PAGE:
A large capital investment package is traditionally passed in the even-numbered year of a legislative biennium.
But with a last-minute failure to do so in May 2016, Gov. Mark Dayton is anxious to get shovels in the ground and put construction personnel to work.
The House Capital Investment Committee received a potential starting point for debate Tuesday by reviewing what the state’s top elected official seeks.
No action was taken on what has been introduced as HF892. Rep. Dean Urdahl (R-Grove City) is the House sponsor. Sen. Sandy Pappas (DFL-St. Paul) sponsors the companion, SF640. Both await action by the respective capital investment committees.
When unveiling his $1.5 billion bonding plan five weeks ago, Dayton said it is largely a catch-up for there being no bill last session.
A nearly $1.1 billion package — including $818 million of general-obligation bonding — was unveiled with about an hour to go on the session’s final night. Passed, as amended, 91-39 by the House in a chaotic final few minutes, the Senate then amended the bill to include funding for the proposed Southwest light rail line between Minneapolis and Eden Prairie. However, the House adjourned sine die before the amended bill was returned.
This year’s gubernatorial proposal includes:
Thirty-five percent of the projects are in Greater Minnesota, 35 percent have statewide impact and 30 percent are in the Twin Cities metropolitan area. Dayton indicated the proposal would create nearly 23,000 jobs.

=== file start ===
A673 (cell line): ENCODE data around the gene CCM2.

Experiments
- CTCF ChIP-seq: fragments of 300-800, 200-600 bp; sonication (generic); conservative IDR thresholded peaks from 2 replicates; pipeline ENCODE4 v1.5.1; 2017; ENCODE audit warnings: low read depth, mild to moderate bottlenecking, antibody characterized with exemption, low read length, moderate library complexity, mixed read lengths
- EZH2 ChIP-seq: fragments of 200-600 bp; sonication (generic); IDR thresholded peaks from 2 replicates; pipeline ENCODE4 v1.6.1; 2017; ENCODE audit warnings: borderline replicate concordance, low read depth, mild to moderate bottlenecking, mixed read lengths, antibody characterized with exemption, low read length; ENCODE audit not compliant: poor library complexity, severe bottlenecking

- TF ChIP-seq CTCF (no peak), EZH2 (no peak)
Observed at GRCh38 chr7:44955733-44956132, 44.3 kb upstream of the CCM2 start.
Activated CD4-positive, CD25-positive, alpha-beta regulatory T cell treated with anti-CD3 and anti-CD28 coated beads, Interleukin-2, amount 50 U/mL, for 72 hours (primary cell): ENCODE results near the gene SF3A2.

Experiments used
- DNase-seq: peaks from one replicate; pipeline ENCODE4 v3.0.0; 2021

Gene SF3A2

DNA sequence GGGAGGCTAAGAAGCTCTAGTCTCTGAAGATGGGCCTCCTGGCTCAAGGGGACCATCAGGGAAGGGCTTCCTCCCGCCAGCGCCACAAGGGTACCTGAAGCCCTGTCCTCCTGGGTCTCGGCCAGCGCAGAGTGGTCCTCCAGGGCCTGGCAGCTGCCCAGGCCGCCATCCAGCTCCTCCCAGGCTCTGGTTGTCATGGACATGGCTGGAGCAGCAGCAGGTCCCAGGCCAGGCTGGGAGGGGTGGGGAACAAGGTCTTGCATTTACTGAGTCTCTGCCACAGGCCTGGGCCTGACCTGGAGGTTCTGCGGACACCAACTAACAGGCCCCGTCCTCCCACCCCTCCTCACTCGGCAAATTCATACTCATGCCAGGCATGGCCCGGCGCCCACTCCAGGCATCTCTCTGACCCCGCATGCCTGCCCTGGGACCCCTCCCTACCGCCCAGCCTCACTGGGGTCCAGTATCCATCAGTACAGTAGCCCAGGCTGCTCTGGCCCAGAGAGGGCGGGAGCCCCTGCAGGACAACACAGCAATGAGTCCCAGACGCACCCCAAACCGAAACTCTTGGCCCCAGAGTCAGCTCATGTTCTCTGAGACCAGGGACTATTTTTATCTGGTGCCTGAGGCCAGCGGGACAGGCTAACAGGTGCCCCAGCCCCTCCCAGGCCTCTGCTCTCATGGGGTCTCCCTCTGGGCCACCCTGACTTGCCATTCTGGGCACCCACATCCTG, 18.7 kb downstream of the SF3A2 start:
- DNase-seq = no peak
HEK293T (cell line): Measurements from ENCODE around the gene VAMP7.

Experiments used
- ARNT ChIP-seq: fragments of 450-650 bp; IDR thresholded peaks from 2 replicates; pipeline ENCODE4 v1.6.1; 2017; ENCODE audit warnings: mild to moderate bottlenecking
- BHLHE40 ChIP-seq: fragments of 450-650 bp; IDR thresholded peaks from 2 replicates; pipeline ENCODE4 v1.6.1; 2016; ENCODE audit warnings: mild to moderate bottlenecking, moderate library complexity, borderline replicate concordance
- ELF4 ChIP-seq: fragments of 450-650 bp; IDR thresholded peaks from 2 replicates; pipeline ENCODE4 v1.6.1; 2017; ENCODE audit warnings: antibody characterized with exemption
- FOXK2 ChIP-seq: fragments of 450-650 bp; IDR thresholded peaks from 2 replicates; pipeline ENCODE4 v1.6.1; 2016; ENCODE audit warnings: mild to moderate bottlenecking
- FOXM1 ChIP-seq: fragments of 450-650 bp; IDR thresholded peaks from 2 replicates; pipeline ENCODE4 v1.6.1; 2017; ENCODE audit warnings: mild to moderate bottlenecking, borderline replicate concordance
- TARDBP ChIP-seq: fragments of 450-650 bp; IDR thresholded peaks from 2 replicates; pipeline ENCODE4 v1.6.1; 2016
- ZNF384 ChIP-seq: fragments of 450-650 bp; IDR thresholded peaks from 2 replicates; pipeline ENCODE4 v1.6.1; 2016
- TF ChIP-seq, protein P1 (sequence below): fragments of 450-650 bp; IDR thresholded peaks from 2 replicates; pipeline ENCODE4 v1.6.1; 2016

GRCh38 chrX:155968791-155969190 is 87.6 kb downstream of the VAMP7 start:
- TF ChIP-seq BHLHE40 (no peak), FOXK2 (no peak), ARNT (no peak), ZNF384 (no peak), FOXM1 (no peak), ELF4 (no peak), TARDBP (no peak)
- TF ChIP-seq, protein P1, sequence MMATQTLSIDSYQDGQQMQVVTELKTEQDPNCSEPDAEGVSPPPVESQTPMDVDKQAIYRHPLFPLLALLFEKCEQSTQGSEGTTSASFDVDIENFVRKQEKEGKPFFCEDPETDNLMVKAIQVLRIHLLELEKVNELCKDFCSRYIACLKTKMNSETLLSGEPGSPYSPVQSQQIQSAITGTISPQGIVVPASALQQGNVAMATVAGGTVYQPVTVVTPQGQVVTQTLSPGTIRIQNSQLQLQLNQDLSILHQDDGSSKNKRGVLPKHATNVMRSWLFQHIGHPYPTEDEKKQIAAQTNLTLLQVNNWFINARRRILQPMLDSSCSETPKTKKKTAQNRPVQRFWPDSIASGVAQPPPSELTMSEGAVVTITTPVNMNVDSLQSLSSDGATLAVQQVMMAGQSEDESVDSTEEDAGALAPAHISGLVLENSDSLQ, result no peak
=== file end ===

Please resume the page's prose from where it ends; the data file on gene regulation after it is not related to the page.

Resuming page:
Minnesota Management and Budget Commissioner Myron Frans said the state’s debt capacity guidelines would allow for a proposal exceeding $3 billion; however, that is not the administration’s recommendation.
The Minnesota Supreme Court has ordered the Legislature and Gov. Mark Dayton to use mediation to resolve a funding dispute. In an opinion issued Friday, the court also ruled that Dayton’s use of the line-item veto to strip biennial funding for the Legislature was constitutional.
A Ramsey County judge on Wednesday ruled that Gov. Mark Dayton’s line-item veto of legislative funding violated the state’s constitution.
House and Senate leadership OK a resolution to seek outside legal representation in an effort to restore funding for the Legislature that Gov. Mark Dayton line-item vetoed earlier this week.
Day three of the 2017 special session saw lawmakers pass final omnibus bills to be sent to Gov. Mark Dayton, with weary House members wrapping up their work at 2:42 a.m. Friday following a week of long days — and nights — at the State Capitol.
Lawmakers on conference committees must sort through competing bills before finalizing a product to send to the governor.
The budget process explained — and why it matters
$45 billion plan is about a 10 percent increase over current biennium
Governor urges lawmakers to pass a big capital investment bill during budget-setting year; House Speaker has expressed doubt over bonding this session
It was a day of selfies, swearings-in and standing ovations as the House opened the 2017-18 biennial session Tuesday.